The girls who left everything behind: Teenagers forced to flee Taliban rule to save education chances
Written by Hit Music Radio News on 23/08/2021
These teenagers were supposed to be the future of Afghanistan.
Aged 15 to 18, they have already invented life-saving equipment.
Just a few months ago their robotics team was entering international competitions with their inventions – from a landmine detector to a low-cost ventilator made from car parts during the pandemic.
In the last week they’ve proven they’re as tough as they are talented.
They still don’t know which country will end up being their new home, but when I asked if they had a preference, the bar was low – anywhere that was safe and they could continue their education.
In matching uniforms, they spoke quietly as they introduced themselves. Bravely describing how they left their families so they could continue competitions overseas to follow their dream of becoming engineers.
But as with so many Afghan evacuees I’ve met in Qatar, as soon as they begin speaking about home they break down. What’s happened in the last week has been traumatising for so many. And you feel it everywhere here.
“It was miserable circumstances for us. We left our family.” Nahid Rahimi begins crying at the mention of the word family. “And it was so hard for us because our family is there. And our country is destroyed.”
“We really felt we had to go,” says Sadaf Hadimi. “Because we didn’t have any other choice. Serving our country is getting educated.”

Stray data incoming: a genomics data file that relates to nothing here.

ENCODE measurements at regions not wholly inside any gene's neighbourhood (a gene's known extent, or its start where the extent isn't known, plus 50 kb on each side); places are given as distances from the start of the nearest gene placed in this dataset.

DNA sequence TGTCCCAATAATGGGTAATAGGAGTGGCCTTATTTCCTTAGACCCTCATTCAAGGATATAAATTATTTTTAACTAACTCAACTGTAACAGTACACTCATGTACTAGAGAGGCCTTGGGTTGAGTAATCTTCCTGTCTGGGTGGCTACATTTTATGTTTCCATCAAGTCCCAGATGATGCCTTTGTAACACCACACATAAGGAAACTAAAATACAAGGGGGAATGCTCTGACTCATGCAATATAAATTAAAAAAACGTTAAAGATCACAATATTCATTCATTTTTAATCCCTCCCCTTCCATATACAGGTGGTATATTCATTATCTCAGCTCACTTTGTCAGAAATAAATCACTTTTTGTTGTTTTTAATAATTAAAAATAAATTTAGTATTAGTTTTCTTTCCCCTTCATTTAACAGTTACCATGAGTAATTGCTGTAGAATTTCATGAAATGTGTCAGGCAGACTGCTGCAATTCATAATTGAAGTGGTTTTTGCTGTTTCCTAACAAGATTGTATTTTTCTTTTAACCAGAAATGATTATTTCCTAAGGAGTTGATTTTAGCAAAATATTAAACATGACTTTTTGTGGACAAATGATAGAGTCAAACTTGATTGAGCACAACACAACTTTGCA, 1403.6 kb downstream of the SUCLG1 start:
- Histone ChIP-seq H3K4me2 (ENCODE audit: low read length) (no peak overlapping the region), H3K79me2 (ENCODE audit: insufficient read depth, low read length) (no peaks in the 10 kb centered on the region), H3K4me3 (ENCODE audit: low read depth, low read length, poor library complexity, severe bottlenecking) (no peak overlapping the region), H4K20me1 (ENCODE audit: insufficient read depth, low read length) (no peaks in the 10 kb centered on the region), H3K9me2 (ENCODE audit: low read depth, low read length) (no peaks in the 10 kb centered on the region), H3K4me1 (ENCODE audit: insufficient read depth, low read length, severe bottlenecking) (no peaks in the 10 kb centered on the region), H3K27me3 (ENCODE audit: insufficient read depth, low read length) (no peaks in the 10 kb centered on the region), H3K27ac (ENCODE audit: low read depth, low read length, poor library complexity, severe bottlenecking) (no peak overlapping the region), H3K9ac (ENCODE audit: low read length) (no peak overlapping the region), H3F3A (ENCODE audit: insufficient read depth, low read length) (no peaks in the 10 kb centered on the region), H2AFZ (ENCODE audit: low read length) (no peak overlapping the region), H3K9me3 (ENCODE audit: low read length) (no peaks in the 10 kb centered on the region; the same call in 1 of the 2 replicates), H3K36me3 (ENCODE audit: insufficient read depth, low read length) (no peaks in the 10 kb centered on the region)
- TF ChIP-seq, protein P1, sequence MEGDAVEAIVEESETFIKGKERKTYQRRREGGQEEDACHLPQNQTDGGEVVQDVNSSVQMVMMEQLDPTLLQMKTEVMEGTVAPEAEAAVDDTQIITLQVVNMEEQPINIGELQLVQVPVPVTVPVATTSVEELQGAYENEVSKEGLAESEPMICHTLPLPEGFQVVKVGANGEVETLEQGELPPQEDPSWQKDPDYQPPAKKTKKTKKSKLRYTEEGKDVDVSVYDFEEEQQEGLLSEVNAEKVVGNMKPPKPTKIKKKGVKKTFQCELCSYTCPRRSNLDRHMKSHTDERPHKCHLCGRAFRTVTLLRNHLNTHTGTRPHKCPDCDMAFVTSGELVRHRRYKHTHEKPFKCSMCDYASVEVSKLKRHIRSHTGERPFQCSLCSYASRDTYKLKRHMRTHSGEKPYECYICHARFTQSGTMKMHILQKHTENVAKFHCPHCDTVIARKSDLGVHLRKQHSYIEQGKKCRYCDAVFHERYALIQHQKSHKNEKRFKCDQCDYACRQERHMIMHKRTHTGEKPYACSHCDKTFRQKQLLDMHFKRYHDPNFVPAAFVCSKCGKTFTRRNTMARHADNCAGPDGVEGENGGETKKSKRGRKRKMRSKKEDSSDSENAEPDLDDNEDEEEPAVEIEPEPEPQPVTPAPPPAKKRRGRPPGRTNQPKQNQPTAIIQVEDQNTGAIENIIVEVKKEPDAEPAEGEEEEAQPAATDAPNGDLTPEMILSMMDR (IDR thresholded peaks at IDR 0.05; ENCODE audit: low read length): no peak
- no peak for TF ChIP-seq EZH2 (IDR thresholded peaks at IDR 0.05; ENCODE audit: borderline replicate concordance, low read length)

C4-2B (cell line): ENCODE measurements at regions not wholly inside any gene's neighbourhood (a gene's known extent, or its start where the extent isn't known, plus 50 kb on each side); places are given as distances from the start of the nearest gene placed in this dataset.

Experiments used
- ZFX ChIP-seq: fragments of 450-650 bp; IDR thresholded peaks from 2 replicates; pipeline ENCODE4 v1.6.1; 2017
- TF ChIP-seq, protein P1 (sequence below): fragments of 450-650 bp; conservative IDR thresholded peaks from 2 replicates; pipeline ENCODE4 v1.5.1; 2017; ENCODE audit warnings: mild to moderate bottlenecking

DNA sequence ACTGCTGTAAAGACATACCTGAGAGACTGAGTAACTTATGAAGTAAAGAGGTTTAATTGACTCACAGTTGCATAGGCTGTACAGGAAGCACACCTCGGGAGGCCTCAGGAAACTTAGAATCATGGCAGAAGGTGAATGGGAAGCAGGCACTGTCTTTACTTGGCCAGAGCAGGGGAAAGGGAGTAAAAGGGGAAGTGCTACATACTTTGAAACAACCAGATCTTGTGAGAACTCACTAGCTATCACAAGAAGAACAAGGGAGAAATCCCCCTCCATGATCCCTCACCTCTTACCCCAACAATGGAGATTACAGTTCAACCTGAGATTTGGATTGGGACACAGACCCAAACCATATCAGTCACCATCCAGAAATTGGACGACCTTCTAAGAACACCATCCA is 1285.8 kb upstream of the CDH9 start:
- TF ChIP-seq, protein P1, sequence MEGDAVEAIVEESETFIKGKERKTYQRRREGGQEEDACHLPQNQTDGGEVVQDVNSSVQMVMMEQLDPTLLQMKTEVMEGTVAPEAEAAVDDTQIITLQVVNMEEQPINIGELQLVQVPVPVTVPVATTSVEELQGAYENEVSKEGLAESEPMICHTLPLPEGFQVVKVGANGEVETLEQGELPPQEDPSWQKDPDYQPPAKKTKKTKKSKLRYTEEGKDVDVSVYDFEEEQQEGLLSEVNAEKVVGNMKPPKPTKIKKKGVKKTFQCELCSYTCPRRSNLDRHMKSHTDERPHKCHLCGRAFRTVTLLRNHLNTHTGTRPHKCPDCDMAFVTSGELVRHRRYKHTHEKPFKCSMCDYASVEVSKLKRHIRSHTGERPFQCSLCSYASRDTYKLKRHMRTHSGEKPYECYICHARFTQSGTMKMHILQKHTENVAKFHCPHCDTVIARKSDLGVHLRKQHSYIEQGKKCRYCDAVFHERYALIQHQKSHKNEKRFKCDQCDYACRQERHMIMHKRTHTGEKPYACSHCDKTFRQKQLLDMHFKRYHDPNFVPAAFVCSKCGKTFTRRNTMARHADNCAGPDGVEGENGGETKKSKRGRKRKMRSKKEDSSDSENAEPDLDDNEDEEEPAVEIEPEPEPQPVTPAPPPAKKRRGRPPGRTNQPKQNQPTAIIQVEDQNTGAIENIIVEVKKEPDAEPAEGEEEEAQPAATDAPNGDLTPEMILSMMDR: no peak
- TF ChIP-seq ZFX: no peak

Qatar has evacuated hundreds of students in recent days – mostly young women and girls. All of the ones I’ve met have said they fled to protect their access to education.
Afghan women are terrified of losing their hard-earned freedoms under Taliban rule – education, careers, they can wear what they want, socialise with who they want.
I pressed the Taliban’s spokesperson Suhail Shaheen on what they stand to lose under their rule.
“They will lose nothing. Only if they had no hijab, they will have a hijab. You should not impose your culture on us, and not we imposing our culture on you,” said Dr Shaheen.
“Right now, the teachers they have returned to work. They have lost nothing. The journalists. I mean female journalists. They have resumed their work. Lost nothing.”
Certainly some broadcast journalists have been seen back on air in the last week.
But we’ve heard reports of girls’ schools being closed in other provinces, that women and girls are being told to stay at home or are too afraid to go outside.
Another group of university students evacuated to Doha describe how the Taliban have taken control of their campus in Kabul. Despite assurances, the Taliban is just protecting the university, they felt scared enough to leave the country so they could study in safety elsewhere.
They were born the year the Taliban fell but are all too aware of their fragile freedoms.
“They’re saying these things but I know them, my family, the whole people know what they did 20 years go and what they are doing right now. They are not letting girls go to work, go to gyms, have entertainment and other things.”
The girls described how they left “literally everything” behind. How their bodies have scratches and bruises from the chaotic crowds outside Kabul airport.
They say they’re still Afghan but, in this moment of crisis, they don’t feel part of the Afghan story anymore. They feel written out. Forced to leave to protect their right to education.
All of the Afghan evacuees I’ve met here so far have shared one common wish – that one day they’ll feel safe to return home and help rebuild their country.
© Sky News 2020